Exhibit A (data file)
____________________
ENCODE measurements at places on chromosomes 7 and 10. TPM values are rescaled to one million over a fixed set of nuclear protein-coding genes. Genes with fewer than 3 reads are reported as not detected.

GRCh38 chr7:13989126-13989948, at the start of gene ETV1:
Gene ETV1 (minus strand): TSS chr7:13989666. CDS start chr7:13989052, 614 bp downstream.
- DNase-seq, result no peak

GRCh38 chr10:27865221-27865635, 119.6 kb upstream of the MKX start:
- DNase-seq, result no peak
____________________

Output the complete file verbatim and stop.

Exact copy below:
ENCODE measurements at places on chromosomes 7 and 10. TPM values are rescaled to one million over a fixed set of nuclear protein-coding genes. Genes with fewer than 3 reads are reported as not detected.

GRCh38 chr7:13989126-13989948, at the start of gene ETV1:
Gene ETV1 (minus strand): TSS chr7:13989666. CDS start chr7:13989052, 614 bp downstream.
- DNase-seq, result no peak

GRCh38 chr10:27865221-27865635, 119.6 kb upstream of the MKX start:
- DNase-seq, result no peak